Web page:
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Sunday, May 17, 2015

Seeking Better Progress: Serving Challenged Learners

As I continue to analyze the year's efforts, there were many successes and there's also room for further growth.

One growth area is attention to students who struggle. I continue to think that the learning team can do a better job in this regard. As I analyze this challenge, I have the following ideas for my own practice and for our collective practice as a learning team.

Ideas for Betterment
  • Add time and detail to the parent presentation at the start of the year so that we make the goals, standards, roles, and routines as explicit as possible. The more families know, the better they'll be able to support their children.
  • Make extra time for parent-student tech mornings and coaching sessions. When family members clearly understand how to coach and support children, students succeed with greater success.
  • Assess earlier in the year. Take the assessments seriously and start RTI earlier in order to provide students in need with the tailored, small group attention they desire and need.
  • Include an early year problem solving assessment that matches the deep, detailed PARCC standards/tests. Identify students who struggle with math problem solving earlier and give those students more support. For some of my most challenged learners, language-related barriers were the reason for the challenge.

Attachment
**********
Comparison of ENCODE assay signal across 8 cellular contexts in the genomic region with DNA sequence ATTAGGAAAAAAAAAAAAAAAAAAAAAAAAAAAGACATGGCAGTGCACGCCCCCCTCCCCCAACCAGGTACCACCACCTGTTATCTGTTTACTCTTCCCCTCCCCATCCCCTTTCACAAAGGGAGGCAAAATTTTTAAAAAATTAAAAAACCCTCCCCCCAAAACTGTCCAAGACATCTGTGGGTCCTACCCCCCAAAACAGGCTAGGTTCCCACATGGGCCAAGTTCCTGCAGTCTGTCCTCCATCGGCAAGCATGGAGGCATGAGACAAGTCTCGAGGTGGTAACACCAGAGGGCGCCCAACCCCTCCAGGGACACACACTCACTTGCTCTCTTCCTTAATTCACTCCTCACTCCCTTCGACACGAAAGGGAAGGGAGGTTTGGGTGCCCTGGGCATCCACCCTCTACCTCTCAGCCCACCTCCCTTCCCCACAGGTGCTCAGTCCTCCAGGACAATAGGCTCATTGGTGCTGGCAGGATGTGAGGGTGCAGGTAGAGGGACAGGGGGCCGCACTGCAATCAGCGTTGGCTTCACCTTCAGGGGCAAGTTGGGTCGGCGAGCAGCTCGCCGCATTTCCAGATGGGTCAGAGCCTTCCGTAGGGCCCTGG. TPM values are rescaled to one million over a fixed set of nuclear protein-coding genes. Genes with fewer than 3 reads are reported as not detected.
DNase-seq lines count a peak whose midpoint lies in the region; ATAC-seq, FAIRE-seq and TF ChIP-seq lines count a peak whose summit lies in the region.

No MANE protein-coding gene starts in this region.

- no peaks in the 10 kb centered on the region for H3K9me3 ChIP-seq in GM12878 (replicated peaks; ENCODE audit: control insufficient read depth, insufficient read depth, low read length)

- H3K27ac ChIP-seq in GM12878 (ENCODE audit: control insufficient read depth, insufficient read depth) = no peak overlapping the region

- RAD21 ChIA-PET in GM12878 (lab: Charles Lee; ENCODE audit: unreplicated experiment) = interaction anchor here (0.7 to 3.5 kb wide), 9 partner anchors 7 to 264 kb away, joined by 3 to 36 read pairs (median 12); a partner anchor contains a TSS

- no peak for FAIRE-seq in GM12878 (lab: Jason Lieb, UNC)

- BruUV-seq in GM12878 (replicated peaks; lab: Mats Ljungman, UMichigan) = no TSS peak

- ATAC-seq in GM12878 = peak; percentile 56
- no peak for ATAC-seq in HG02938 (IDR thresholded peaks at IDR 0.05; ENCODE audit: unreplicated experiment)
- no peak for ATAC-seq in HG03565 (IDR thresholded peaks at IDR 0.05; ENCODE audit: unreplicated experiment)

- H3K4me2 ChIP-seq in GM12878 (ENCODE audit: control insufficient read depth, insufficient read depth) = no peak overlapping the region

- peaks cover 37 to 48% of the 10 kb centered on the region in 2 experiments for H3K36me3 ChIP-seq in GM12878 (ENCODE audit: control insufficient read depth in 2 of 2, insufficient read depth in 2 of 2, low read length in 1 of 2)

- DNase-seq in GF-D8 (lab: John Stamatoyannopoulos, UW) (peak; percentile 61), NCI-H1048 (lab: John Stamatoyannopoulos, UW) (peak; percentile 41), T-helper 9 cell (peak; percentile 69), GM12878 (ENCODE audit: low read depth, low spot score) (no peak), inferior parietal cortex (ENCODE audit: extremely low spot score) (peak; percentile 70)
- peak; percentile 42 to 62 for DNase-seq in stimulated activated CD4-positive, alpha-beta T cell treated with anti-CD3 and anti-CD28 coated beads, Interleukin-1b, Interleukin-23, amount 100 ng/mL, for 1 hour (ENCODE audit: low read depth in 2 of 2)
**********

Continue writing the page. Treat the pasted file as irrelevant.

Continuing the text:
• Create a better homework pattern for challenged students--a pattern that leads to a successful pattern of homework completion first, then grows to include more and more content, purpose, meaning, and depth.
  • Identify challenged students early and plan to have small group lunch sessions with them to develop relationship and grow skill
  • Maximize learning time by integrating content goals with recess and social skills times as students who have confidence with academic skill will generally have greater success with social skills and recess too. 
  • Recognize birthdays and give every child a chance for a special day. Recognition builds confidence and relationship, and confidence and relationship contributes to academic success.
  • Continue to work with specialists prior to the school year to create a strong, consistent academic routine and service delivery. 
I look forward to implementing these ideas in the final weeks of school and next year too. Onward